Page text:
ISSN: 2455-8605
International Journal of Dermatology and Clinical Research
Research Article       Open Access      Peer-Reviewed

Treatment of Toenail Onychomycosis using Laser Pharmacology™

Kerry Zang1, Travis M Sammons2* and Steve Shanks3

1Arizona Institute of Footcare Physicians, Mesa, AZ 85204, United States
2Erchonia Corporation, Melbourne, FL 32904, United States
*Corresponding author: Travis M Sammons, Erchonia Corporation, Melbourne, FL 32904, United States, Tel: 888-242-0571; Fax: 321.473.1608; Email:

Received: 05 May, 2020 | Accepted: 15 October, 2020 | Published: 17 October, 2020
Keywords: Onychomycosis; Nonthermal laser; Mycological cure; Complete cure; Clinical trial; Laser pharmacology™

Cite this as

Zang K, Sammons TM, Shanks S (2021) Treatment of Toenail Onychomycosis using Laser Pharmacology™. Int J Dermatol Clin Res 7(1): 001-006. DOI: 10.17352/2455-8605.000040

Background: Onychomycosis is a common infection of the nail bed that can negatively affect patient quality of life. The complete cure rate for systemic drugs is 23-37 % while the complete cure rate for topical drug therapy with efinaconazole is 27.7%. Laser Pharmacology™ presents a promising alternative using a dual-diode laser employing wavelengths of 635 nm and 405 nm to create a drug-like response in living tissue (Erchonia® Lunula Laser®; Erchonia Corporation. Melbourne, FL). The purpose of this clinical study is to assess the safety and efficacy of mycological and complete cure rates of the dual diode nonthermal laser.

Methods: Enrolled subjects (N=20) had onychomycosis affecting the great toenail, confirmed by a positive mycological culture. Subjects were predominantly female (70%) with a mean (SD) age of 59.9 (9.0) years. Affected toenails were treated with 12-minute laser light sessions, each week for 4 weeks, then one session at 3, 5, 7, 9 and 11 months. Study assessments were completed at 3, 5, 7, 9, 11, 12 and 14 months.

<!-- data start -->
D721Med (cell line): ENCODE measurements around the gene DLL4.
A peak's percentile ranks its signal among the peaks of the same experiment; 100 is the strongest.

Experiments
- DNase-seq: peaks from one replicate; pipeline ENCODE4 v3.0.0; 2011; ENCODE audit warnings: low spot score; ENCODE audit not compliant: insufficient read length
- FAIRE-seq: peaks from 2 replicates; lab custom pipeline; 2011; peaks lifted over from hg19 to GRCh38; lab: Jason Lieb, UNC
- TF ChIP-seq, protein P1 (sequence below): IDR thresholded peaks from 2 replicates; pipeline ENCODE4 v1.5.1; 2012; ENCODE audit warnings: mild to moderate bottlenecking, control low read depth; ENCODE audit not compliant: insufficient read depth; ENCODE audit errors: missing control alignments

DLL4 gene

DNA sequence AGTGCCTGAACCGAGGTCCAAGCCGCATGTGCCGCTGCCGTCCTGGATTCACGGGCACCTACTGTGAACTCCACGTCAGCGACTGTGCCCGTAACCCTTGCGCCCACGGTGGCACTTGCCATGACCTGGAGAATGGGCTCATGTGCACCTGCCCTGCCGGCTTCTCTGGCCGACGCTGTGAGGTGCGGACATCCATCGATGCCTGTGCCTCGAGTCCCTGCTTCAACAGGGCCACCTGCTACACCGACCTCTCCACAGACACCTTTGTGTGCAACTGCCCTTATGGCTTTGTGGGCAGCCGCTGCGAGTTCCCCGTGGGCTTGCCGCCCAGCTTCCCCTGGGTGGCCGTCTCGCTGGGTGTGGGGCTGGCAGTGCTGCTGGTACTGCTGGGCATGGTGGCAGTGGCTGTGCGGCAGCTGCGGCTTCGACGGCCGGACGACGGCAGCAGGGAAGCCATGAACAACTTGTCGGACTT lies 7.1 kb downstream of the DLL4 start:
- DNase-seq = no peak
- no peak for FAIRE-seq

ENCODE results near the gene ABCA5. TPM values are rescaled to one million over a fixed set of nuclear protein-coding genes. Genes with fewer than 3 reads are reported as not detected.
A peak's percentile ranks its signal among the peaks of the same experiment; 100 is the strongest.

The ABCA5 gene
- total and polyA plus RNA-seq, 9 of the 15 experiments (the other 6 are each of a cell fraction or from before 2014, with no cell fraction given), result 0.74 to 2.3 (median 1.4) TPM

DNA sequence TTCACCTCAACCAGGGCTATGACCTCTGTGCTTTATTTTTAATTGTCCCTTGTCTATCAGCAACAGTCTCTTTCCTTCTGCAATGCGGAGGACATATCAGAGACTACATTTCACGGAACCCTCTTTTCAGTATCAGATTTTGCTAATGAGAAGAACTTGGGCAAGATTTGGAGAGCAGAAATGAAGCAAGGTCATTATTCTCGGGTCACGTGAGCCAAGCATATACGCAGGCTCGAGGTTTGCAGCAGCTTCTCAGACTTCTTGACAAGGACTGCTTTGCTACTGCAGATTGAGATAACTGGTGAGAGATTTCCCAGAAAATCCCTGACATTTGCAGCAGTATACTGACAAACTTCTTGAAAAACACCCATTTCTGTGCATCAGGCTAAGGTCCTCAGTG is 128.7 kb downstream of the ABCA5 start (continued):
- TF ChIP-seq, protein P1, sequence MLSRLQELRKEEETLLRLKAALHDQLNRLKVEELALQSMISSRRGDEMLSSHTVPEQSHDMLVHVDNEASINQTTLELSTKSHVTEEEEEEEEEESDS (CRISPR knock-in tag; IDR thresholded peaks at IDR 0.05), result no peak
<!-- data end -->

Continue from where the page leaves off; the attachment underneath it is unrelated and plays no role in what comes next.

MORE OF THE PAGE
Results: Most subjects achieved a Clinical Cure (n=14, 70%) and Mycological Cure (n=19, 95%) of the affected great toenail. At 12 months, most subjects also achieved Clinical Efficacy (n=18, 90%), Mycological Cure (n=19, 95%) and unaffected New Nail Growth (n=20, 100%).

Conclusion: This study confirms the safety and effectiveness of a non-thermal 635 nm/405 nm dual-diode laser device for providing mycological and complete cure rate in onychomycosis-affected toenails following four weekly and five bi-monthly treatment sessions.

Trial registration: Identifier NCT03066336, registered 02/28/2017,


FDA: Food and Drug Administration; ATP: Adenosine Triphosphate; NO: Nitric Oxide; ROS: Reactive Oxygen Species; NOX: Nicotinamide Adenine Dinucleotide Phosphate Oxidase; FAD: Flavin Adenine Dinucleotide; GAPDH: Glyceraldehyde-3-Phosphate Dehydrogenas; ITT analysis: Intention to Treat; SD: Standard Deviation


Onychomycosis is a common infection of the nail bed, most often caused by fungal dermatophytes (90%), but may also be caused by molds (8%) and yeasts (2%) [1]. Risk factors include immunosuppression, advancing age, diabetes, psoriasis and nail abnormalities [2]. It can also result from trauma to the nail unit which breaks the hyponychial seal and allows organisms to enter the nail bed. Over time, the nail becomes increasingly discolored, thickened, and unsightly. Consequently, onychomycosis can have a significant impact on the quality of life of affected individuals [3,4], especially among women [5]. As shoes provide warm and moist conditions, onychomycosis affects toenails more than fingernails. In North America, the prevalence of onychomycosis is 13.8% [6].

Current drug therapies include primarily systemic and topical antifungal agents. Studies have shown the complete cure rate for systemic drugs range from 23-37%. Due to systemic toxicity and various other disadvantages associated with oral therapy like gastrointestinal and hepatotoxicity, topical therapy is commonly used [7]. Topical drugs are easier to apply and show less adverse effects, but the keratin rich structure of the nails results in improper penetration. Due to poor penetration of topical therapy across the nail plate, research is focused on different chemical, mechanical and physical methods to improve drug delivery [7]. Efinaconazole and tavaborole have shown some improvement in the transungual drug delivery as they do not bind to the keratin present in the nails [8]. This is the result of the development of Polypseudorotaxanes based nail lacquer with the incorporation of penetration enhancer which is able to achieve a high rate of drug penetration and retention [9]. The complete cure rate for FDA approved topical drug therapy efinaconazole is 15.2-17.8% [10]. Several thermal lasers are available for treating onychomycosis but only cleared to temporarily increase the amount of clear nail, and lack published data showing mycological or complete cure. Disadvantages of thermal lasers include mild treatment-related burning or pain and should be used with caution with patients that are insensate, such as patients with diabetes and peripheral vascular dysfunction. Additionally, thermal lasers cannot provide total coverage to the nail plate, subcutaneous tissues, and the germinal layer. This is crucial as the matrix extends approximately 5 mm beneath the proximal nail fold.